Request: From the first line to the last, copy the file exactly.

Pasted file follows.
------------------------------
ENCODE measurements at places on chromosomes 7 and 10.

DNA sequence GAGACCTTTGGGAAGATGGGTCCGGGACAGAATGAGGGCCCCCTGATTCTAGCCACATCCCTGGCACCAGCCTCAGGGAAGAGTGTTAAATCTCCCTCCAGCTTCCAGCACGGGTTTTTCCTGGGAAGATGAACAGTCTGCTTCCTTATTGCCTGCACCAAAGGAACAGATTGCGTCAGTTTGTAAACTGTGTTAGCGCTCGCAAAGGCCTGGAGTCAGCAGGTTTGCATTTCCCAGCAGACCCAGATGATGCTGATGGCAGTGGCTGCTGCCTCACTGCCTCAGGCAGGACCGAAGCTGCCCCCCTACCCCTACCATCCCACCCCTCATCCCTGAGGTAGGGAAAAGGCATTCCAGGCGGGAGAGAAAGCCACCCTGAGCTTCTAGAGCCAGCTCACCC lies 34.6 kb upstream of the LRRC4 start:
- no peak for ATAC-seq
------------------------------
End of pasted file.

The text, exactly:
ENCODE measurements at places on chromosomes 7 and 10.

DNA sequence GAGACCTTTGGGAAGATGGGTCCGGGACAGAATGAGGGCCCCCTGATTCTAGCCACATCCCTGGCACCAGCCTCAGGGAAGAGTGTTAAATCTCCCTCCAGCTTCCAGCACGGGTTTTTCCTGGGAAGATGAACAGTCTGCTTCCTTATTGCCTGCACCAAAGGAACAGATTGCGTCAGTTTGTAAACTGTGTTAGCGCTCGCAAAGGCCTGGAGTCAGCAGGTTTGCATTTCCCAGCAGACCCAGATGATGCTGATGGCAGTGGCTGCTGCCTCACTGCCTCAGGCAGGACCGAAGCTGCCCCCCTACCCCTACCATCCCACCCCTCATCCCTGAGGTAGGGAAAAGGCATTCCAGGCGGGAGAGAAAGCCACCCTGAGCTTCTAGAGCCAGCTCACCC lies 34.6 kb upstream of the LRRC4 start:
- no peak for ATAC-seq